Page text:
Marjolijn Dijkman, Deja Vu, 2023, Vents des Forets.

Jacob Dwyer

One Thousand Dead Beetles is a soundalk that leads listeners into a forest. Guiding the journey is a voice who, standing amongst the trees, wonders what’s behind the bark.

Within the work’s swampy tangle of subjects is the bark beetle and its catastrophic outbreak that, due to warming temperatures, is spreading across the planet, destroying forests.

The piece was recorded binaurally in the spruce studded forests of Älvsbacka (Sweden) where it’s also intended to be experienced on headphones. I’m currently working to adapt it into a soundwalk that can be experienced in any forest but for now, if you’d like those Swedish GPS coordinates and a sound file of the full version, please get in touch.

One Thousand Dead Beetles was realised whilst on residency at Hybrida AIR 2023. It contains vocal contributions from fellow artist Sigrun Gyða and ex moose hunter/amateur animal impersonator, Gösta Ljungberg.”

Jacob Dwyer, One Thousand Dead Beetles

Alexandra Crouwers

In 1964, Crouwers’ grandfather bought a parcel of land in the South of The Netherlands, covered with small spruce. Over the course of the following decades, the spruce grew into a dense stand, which the family would call ‘the little forest’. Of course, this ‘forest’ was not a healthy forest at all, but a monoculture plantation of a tree species that was more at home in colder climates.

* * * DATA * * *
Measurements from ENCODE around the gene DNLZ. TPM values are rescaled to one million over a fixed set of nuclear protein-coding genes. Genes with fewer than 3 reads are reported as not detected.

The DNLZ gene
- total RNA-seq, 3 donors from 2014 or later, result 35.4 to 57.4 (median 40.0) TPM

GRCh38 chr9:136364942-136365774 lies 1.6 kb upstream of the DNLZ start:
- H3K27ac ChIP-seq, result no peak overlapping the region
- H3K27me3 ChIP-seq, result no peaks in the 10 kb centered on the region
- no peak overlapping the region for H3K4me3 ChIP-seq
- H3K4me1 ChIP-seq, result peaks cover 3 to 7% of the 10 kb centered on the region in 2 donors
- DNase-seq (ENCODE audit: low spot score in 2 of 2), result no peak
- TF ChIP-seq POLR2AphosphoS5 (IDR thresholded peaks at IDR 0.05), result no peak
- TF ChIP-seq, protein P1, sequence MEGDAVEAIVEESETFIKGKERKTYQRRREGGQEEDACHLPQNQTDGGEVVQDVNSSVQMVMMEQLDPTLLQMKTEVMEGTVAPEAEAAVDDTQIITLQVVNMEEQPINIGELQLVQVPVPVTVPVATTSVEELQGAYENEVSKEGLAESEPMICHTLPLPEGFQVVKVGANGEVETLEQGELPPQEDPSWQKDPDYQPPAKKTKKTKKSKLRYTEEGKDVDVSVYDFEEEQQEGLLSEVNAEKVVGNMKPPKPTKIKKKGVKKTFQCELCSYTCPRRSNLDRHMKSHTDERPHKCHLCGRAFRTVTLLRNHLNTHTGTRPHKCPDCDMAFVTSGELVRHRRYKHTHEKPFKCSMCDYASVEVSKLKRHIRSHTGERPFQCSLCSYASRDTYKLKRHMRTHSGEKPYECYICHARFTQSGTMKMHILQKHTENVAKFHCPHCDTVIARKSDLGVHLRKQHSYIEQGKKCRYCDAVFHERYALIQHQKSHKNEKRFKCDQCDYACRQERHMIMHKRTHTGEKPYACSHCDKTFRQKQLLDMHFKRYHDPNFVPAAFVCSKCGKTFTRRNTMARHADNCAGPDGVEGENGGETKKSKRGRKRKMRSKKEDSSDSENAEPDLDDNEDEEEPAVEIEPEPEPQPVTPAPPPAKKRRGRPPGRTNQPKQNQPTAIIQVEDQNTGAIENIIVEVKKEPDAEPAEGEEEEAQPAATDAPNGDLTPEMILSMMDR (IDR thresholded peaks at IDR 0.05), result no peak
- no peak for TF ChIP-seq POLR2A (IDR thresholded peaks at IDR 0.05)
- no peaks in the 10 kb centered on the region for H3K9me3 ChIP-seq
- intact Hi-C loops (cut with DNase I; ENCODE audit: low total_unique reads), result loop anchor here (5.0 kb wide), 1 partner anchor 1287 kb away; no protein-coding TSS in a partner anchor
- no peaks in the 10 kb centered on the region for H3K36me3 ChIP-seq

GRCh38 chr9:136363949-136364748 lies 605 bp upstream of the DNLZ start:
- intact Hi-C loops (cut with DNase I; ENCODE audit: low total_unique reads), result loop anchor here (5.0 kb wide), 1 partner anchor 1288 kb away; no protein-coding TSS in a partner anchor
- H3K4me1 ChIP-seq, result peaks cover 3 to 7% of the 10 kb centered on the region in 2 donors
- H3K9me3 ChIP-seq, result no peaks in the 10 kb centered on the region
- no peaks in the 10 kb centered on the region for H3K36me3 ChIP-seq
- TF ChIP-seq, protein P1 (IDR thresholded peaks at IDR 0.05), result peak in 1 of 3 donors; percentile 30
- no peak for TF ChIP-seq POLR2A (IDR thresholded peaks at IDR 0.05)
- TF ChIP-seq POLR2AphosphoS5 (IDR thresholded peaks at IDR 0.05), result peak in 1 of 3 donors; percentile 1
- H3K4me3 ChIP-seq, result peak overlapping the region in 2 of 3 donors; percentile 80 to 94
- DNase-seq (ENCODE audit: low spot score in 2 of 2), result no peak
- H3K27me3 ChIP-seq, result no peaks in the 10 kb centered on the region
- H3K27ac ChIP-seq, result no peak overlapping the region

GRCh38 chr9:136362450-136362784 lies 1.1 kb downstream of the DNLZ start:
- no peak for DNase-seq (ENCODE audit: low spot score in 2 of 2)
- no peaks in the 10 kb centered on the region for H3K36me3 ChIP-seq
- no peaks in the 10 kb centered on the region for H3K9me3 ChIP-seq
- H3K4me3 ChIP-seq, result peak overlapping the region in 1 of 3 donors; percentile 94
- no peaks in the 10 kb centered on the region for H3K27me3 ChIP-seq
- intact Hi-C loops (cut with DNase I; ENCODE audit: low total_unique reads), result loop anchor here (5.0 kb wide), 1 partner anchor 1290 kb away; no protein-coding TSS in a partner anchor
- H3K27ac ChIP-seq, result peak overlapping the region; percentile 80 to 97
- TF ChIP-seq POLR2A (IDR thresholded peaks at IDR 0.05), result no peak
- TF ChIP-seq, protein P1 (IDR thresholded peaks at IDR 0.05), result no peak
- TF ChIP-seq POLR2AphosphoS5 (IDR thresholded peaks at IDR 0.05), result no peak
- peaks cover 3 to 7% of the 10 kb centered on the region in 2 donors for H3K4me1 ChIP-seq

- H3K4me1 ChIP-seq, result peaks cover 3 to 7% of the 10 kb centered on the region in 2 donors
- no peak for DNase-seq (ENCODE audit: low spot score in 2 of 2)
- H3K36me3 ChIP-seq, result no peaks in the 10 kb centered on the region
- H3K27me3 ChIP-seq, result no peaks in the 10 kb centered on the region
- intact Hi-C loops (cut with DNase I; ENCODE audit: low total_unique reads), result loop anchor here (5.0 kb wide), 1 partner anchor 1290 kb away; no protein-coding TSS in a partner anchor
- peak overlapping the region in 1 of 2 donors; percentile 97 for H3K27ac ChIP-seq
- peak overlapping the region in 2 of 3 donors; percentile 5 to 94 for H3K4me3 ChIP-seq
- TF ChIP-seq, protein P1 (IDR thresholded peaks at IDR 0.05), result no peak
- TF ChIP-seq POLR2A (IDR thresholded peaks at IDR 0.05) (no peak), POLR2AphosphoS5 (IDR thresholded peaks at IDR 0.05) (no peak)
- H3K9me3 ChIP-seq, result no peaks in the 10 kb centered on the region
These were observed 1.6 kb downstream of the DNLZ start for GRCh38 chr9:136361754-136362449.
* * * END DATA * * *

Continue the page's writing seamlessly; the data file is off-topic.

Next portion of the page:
The ‘little forest’ started to show signs of trouble: lower ground water levels, drought- and heat stress, and increasing nitrogen deposits caused the trees to deteriorate. After a particularly heavy storm in the drought-ridden year of 2018, the spruce bark beetle landed into the windfall. A year later, all spruce had died, and the plot was cleared.

Crouwers’ uses the evidence of the spruce bark beetle’s passage – in the form of chewed bark – as a way to find out what this outbreak is telling us. The beetle is both a canary in the coal mine and an ‘agent for change’ (as Nele Möller describes it so eloquently).

Image: commemorative plaquettes mounted on dead trunks on The Plot, the clearcut.

Léonie Von Saldern

Project Title: Beetle Convicted After Spruce Found Dead, hosted by De Fabriek during the Dutch Design Week in October 2023.

Project Introduction:

Germany witnesses the greatest biological loss of forests in history. It is said to be caused by the overpopulated bark beetle. However, climate change, planting of spruce monocultures, war reparations, political decisions and eventually human neglect and ignorance have all played a major part.

In the midst of the distorted relationship between man and nature, I follow the branch of development on the non- human side. My work allows me to change perspective and find a voice in these happenings. I feel the urge and responsibility to educate and raise awareness about the destruction of ecosystems by humankind. From the investigation and critical observation of the environment, I seek out the complexity of scenarios and guide the audience through an informed narrative.